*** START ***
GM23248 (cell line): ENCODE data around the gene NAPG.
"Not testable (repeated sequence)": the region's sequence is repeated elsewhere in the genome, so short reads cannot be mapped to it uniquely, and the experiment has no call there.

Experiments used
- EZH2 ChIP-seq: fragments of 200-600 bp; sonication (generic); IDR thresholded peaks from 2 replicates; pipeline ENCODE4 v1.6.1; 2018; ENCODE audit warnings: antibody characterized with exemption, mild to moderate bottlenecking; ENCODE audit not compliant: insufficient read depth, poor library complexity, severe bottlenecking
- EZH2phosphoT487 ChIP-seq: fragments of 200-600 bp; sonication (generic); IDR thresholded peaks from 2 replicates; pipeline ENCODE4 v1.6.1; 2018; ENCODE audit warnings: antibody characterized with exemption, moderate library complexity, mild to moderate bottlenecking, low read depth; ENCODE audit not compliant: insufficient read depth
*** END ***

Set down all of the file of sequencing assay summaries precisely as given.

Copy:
GM23248 (cell line): ENCODE data around the gene NAPG.
"Not testable (repeated sequence)": the region's sequence is repeated elsewhere in the genome, so short reads cannot be mapped to it uniquely, and the experiment has no call there.

Experiments used
- EZH2 ChIP-seq: fragments of 200-600 bp; sonication (generic); IDR thresholded peaks from 2 replicates; pipeline ENCODE4 v1.6.1; 2018; ENCODE audit warnings: antibody characterized with exemption, mild to moderate bottlenecking; ENCODE audit not compliant: insufficient read depth, poor library complexity, severe bottlenecking
- EZH2phosphoT487 ChIP-seq: fragments of 200-600 bp; sonication (generic); IDR thresholded peaks from 2 replicates; pipeline ENCODE4 v1.6.1; 2018; ENCODE audit warnings: antibody characterized with exemption, moderate library complexity, mild to moderate bottlenecking, low read depth; ENCODE audit not compliant: insufficient read depth